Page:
We frantically search for our "lost" keys that are lying in plain sight on kitchen counter. We don't we see keys. Why not? Because we already decided "the keys are not there." And once we make that decision, we create a blind spot in our awareness. The result is that we don't see keys where we don't expect them to be.
If we miss seeing keys out in open because we decide keys aren't there, what else could we be missing because we decide it's not there? Could we be "blind" to other possibilities and opportunities that are right under our nose?
What's New, Pussycat?
A mind-blowing scientific experiment reveals how early physical environment of kittens determines what they are able to see-and not see-as they grow up. Two-week-old kittens are placed in a room with walls painted with vertical stripes and kept there as they mature. Almost from moment they are able to see, kittens live in an environment of vertical stripes. Later, cats' world changes. They' re removed from their vertically striped surroundings and placed in a room painted with horizontal stripes. Surprisingly, our furry felines don't see horizontal stripes. Bang! They run right smack into walls painted with horizontal stripes, time and time again. Why? Scientists discovered that because cats don't have horizontal stripes in their environment as they grow up, brains of cats don't develop neurons that recognize horizontal stripes. So when elements they've never been exposed to appear in cats' world, their brains don't register new elements in their environment. Yikes! Could we be unable to recognize elements in our current environment because those elements were missing when we grew up? Yes, we could! But before we look for aspects of life we might not be seeing, let's look for aspects we might not be hearing as well.
What'd You Say?
Studies with babies reveal how early auditory environment of babies determines what they are able to hear-and not hear-as they grow up. Research shows that young babies have ability to hear full range of vocal sounds produced by speech of all human languages in world. But then, babies are raised hearing only narrow range of speech sounds within their social environment. Eventually, because they hear solely speech sounds found within one culture, babies lose their ability to distinguish full range of vocal sounds found in all human cultures.
This explains why Japanese children are unable to pronounce English "r" sound that does not exist in their native language. "The common result," according to a researcher at University of California, "is essentially that if perceptual experience is limited, one will not be able to perceive things outside that experience." This is why, in everyday life, we're not able to recognize-or "hear"- concepts that we weren't exposed to in our upbringing.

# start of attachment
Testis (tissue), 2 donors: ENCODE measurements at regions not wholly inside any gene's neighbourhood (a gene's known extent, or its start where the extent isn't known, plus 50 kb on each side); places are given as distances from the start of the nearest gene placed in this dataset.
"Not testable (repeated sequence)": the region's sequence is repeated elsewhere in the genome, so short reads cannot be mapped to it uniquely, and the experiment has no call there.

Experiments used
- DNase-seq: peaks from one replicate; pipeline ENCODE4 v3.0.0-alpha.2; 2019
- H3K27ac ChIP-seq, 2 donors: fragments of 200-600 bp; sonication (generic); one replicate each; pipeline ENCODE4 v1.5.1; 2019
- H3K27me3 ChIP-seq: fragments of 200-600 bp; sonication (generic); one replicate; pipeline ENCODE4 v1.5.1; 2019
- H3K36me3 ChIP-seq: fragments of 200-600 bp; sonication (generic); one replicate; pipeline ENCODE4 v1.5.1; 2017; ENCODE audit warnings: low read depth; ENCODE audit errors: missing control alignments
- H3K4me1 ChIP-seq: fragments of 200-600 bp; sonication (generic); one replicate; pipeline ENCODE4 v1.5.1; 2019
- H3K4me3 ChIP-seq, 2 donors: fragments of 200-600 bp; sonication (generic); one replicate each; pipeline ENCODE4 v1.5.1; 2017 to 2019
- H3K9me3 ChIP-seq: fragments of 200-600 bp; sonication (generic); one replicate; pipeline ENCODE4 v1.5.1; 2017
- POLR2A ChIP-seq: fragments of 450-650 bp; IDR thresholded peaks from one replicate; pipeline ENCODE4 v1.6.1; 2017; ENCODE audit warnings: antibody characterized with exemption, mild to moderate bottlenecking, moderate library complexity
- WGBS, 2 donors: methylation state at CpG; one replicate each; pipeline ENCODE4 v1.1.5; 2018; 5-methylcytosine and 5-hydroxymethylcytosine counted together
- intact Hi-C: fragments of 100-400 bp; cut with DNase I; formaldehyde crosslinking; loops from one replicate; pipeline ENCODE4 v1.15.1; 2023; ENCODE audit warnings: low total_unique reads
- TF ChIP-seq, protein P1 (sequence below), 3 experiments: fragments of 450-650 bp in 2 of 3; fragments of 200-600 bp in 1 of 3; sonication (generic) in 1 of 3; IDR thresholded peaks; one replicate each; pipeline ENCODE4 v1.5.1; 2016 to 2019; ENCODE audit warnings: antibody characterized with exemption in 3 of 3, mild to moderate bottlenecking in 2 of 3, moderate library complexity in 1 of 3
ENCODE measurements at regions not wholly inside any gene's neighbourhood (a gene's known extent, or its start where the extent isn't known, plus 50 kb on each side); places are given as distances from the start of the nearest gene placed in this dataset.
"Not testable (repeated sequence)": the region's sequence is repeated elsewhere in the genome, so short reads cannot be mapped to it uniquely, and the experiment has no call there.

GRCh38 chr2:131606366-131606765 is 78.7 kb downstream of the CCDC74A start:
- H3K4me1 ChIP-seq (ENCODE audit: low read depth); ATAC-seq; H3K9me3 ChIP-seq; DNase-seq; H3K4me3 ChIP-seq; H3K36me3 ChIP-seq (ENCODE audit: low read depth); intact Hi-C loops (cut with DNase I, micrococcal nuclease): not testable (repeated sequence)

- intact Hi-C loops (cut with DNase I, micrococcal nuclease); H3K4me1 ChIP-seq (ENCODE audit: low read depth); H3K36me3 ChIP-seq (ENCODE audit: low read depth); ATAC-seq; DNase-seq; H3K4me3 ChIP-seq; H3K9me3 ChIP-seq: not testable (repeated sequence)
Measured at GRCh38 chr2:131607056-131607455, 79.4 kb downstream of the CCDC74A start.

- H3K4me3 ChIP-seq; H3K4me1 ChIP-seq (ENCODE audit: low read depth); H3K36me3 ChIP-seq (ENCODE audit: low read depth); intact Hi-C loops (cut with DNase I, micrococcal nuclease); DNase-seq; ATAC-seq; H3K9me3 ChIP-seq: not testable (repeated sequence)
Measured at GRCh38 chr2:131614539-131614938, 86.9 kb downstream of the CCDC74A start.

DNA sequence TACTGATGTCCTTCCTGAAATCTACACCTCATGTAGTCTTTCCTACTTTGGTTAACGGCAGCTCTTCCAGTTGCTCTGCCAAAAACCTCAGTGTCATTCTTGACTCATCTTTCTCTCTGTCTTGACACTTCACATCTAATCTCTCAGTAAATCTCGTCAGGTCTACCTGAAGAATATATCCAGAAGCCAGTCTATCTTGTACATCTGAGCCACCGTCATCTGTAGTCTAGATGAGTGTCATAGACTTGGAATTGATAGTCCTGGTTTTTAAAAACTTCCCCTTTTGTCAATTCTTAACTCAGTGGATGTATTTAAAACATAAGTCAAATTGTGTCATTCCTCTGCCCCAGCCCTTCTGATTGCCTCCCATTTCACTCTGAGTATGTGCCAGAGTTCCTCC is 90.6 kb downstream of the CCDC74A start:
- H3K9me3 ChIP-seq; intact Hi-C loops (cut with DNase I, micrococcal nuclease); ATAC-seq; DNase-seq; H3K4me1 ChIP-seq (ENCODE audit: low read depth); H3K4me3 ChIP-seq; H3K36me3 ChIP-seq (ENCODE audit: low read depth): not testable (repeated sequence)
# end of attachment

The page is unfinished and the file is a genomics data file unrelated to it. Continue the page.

Casting a Spell of Limitations
We all grow up in families and societies where we are only exposed to a limited view of life-like kittens only viewing vertical stripes and babies only hearing speech sounds from their social environment. Our " stripes" consist of a limited range of cultural patterns of sights and sounds. These cultural patterns give signals to brain that tell us "the way life is" within that limited environment. And brain mistakenly "thinks" it knows "the way life is" outside of that narrow-minded environment.
Growing up in a limited environment has a comparable effect to being hypnotized. For example, when people are hypnotized, they can be told that certain elements exist or don't exist in their environment. With hypnotic suggestion, a person can be told that there are no red books in a bookstore. And, even though many of books are red, person won't see any red books. The hypnotic suggestion creates a blind spot, or filter, in person's perception of world.
Similarly, we're hypnotized by our parents and society to see certain aspects of reality-and not to see other aspects of reality. Then, as adults, we only see range of possibilities that we were exposed to as we grew up. We don't recognize any alternatives outside of range of viewpoints presented to us in our youth. Options and opportunities that we weren't exposed to don't even register with brain.
By very nature of how we're raised, we develop blind spots. And these blind spots often prevent us from seeing-and taking advantage of-options that are life-enriching and valuable to us. To what degree do these blind spots limit abundance in our lives? What kinds of options could we be missing? Let's "see."
On first day of a four-day workshop I was attending, Martin complained that he didn't have a way to get back and forth to workshop everyday. He had camped several miles outside of town down a narrow, rough dirt road. Our disgruntled camper talked on and on about his dilemma. Martin had decided that there was no way to get to workshop other than to walk. He couldn't see any other options. He felt hopeless and discouraged. So, when someone in group offered to give Martin a ride every day, Martin didn't even hear proposal. He was totally hypnotized by his belief that "there is no solution other than walking." The person offered ride several more times, yet unexpected proposal continued to fall on Martin's deaf ears. Finally, several people in group yelled at Martin that he was not hearing offer of a ride. This group outburst snapped Martin out of his hypnotized state, his blind spot. Only then was Martin able to recognize that his transportation issue was resolved.